Lately recording forums have been seeing a wave of bulletin board surveys posted by college and university commercial recording program students looking for content for newly assigned second term papers.
The theme of the season is clearly hardware versus virtual, analog versus digital. As I write this there are three almost identical surveys floating at popular recording cyber-haunt, Gearslutz.
Leave aside, if you will — if you can — the reality that such so-called “voodoo” surveys, relying as they do on self-selected sample populations, are the antithesis of responsible social science. Forget that some college or university instructors are blithely sending their students out on a fool’s errand grounded in really bad science.
Forget all that. Let’s talk about the issues. And how I feel about them.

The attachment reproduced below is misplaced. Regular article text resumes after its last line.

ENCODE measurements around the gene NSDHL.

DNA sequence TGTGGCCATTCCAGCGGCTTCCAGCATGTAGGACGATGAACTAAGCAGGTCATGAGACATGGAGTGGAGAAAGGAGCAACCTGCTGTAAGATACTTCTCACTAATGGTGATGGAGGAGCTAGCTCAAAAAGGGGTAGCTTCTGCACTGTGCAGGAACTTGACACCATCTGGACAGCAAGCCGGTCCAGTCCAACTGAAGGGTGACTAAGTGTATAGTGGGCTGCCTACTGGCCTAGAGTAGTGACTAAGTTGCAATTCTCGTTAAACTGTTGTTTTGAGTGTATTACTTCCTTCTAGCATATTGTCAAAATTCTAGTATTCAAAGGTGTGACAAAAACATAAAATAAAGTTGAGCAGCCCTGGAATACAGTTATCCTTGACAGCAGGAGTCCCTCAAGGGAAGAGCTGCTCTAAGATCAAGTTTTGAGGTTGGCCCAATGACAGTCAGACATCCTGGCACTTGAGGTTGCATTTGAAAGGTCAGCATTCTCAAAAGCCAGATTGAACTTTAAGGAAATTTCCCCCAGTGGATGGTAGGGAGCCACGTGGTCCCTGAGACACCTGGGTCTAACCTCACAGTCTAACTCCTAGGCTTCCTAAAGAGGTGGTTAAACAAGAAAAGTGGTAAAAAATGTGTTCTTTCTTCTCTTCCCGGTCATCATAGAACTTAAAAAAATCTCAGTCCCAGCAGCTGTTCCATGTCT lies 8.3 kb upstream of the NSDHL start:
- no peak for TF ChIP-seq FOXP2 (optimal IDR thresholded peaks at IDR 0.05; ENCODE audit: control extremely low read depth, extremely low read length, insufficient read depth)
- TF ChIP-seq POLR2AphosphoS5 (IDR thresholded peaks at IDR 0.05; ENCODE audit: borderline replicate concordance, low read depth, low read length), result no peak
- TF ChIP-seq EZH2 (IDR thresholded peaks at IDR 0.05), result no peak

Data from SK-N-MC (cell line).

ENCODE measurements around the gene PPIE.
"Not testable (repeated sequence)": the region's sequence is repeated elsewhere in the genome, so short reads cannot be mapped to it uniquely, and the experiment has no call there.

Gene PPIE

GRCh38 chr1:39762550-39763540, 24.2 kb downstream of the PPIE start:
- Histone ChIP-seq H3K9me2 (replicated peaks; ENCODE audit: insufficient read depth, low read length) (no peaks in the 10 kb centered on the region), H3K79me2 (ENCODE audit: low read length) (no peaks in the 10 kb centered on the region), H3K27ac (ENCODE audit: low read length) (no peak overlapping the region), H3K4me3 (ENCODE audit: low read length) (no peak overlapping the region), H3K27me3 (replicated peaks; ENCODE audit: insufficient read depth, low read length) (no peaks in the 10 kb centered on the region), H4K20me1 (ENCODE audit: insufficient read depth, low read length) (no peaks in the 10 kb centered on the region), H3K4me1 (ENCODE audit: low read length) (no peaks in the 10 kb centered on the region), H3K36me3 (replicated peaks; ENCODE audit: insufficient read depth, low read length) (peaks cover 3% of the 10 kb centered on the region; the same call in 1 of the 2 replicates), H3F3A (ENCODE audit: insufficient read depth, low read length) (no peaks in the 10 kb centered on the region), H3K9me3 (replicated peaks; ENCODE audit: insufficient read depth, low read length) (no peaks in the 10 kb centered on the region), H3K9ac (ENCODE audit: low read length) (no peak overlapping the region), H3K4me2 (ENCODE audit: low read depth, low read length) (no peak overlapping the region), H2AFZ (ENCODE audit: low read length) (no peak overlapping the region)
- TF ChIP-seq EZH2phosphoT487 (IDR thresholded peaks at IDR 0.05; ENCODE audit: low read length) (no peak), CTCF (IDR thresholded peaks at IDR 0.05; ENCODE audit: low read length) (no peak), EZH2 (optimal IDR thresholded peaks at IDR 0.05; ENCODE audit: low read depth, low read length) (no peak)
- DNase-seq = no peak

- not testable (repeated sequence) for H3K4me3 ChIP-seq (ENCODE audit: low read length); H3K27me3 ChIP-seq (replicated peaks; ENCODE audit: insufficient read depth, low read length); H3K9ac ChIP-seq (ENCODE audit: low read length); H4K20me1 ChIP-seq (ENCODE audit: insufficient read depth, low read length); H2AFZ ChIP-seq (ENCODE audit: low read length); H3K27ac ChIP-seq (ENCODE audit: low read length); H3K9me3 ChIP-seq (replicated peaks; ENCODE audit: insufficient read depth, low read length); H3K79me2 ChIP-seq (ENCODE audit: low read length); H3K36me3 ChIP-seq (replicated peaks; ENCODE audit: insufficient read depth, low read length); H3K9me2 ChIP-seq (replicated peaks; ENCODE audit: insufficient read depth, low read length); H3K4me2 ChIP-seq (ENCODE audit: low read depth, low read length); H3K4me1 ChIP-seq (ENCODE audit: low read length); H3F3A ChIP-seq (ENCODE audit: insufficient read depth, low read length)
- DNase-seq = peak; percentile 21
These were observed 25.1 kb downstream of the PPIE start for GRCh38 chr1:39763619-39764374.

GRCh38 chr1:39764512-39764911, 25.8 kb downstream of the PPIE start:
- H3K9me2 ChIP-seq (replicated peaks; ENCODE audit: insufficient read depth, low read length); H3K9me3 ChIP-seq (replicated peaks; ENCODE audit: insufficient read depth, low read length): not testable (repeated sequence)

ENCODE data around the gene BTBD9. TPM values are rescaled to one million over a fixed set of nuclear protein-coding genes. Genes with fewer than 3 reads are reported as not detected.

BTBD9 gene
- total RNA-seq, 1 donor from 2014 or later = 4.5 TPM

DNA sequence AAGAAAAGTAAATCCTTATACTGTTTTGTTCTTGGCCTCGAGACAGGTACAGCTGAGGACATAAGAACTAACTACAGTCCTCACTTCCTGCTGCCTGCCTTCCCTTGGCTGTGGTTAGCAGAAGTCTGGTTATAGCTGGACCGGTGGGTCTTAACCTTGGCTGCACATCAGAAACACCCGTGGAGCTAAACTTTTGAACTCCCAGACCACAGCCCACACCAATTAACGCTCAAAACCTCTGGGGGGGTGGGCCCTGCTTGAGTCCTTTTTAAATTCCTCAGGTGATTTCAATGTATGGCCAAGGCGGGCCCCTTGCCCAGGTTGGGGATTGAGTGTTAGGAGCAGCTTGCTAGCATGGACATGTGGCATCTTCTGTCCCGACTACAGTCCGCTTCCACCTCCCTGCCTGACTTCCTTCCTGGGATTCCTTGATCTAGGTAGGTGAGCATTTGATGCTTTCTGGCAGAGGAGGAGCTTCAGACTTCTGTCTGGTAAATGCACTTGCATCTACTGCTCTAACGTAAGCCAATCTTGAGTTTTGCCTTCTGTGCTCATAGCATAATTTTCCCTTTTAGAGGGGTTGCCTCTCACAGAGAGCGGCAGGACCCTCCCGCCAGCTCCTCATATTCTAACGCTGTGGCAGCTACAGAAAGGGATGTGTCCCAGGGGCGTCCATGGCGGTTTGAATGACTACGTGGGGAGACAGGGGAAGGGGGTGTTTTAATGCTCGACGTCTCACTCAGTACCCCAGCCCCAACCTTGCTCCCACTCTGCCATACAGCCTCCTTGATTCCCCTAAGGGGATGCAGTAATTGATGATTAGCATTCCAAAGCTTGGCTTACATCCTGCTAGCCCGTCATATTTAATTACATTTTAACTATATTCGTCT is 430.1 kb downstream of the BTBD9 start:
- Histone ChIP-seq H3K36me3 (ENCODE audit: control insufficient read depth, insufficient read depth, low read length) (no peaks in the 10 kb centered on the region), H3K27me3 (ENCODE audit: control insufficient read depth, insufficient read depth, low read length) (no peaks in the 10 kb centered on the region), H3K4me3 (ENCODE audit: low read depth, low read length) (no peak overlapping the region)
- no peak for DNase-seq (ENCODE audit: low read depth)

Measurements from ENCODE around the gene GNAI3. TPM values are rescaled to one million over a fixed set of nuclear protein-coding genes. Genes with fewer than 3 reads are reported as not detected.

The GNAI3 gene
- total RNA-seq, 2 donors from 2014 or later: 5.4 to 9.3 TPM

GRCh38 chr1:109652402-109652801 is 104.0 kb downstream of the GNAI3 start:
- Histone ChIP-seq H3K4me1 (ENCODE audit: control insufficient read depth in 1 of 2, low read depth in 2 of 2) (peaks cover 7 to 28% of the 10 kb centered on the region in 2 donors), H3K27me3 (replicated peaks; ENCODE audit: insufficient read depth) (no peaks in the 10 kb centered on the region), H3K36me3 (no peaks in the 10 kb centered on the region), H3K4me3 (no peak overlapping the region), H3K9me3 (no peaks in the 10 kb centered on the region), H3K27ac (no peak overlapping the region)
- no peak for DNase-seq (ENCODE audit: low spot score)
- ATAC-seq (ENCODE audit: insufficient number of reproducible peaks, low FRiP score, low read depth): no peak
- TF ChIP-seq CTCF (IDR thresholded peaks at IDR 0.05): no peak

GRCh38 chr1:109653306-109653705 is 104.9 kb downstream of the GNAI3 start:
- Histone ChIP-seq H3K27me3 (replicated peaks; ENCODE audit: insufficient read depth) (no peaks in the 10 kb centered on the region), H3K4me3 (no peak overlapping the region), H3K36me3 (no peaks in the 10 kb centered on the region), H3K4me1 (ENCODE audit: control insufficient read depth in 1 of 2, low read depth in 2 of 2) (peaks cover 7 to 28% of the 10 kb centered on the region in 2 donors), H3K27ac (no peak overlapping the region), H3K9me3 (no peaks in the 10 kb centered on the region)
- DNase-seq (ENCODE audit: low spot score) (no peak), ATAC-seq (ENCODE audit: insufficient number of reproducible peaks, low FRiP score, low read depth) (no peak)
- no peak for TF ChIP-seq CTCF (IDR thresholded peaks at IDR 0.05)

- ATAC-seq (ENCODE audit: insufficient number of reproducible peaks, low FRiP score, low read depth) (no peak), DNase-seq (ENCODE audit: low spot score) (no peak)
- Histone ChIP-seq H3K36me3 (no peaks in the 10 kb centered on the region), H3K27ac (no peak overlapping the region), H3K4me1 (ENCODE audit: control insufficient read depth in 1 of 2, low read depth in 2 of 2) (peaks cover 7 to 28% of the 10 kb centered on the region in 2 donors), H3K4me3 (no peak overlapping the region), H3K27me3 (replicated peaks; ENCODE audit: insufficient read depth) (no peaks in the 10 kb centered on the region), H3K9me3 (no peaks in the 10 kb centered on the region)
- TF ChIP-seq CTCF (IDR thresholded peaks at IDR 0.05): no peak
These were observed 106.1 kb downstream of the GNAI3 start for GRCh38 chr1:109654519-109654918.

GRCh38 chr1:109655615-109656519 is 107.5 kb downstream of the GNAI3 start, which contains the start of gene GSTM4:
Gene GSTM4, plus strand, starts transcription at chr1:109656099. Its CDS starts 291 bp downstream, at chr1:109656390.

My emotional skin now in this game, let me say, I think the ideal is to understand what fidelity is good for — and it’s good for plenty, to my way of thinking — but to also be in a position to employ the less-than-perfect when that presents interesting alternatives or augmentations.
One thing that’s worth considering is that, at least until the current generation of designers and equipment, fidelity was typically a guiding principle — the people who designed the big iron analog tape machines that charm so many weren’t striving for “warm” and “characterful” — they were striving for fidelity.
But here’s the interesting thing: we’ve upended some facets of the paradigm and it’s that gap of failure between the goal of full fidelity and the reality of the actual machines that has become, in effect somehow inverted, an extension of the scale beyond the goal. Some might be tempted to say, like a middle school report card forgery, an extra pen mark that makes an A- an A+…
P.S… I’m hoping that last bit doesn’t end up, without attribution, in anyone’s paper… but… I’ve been around.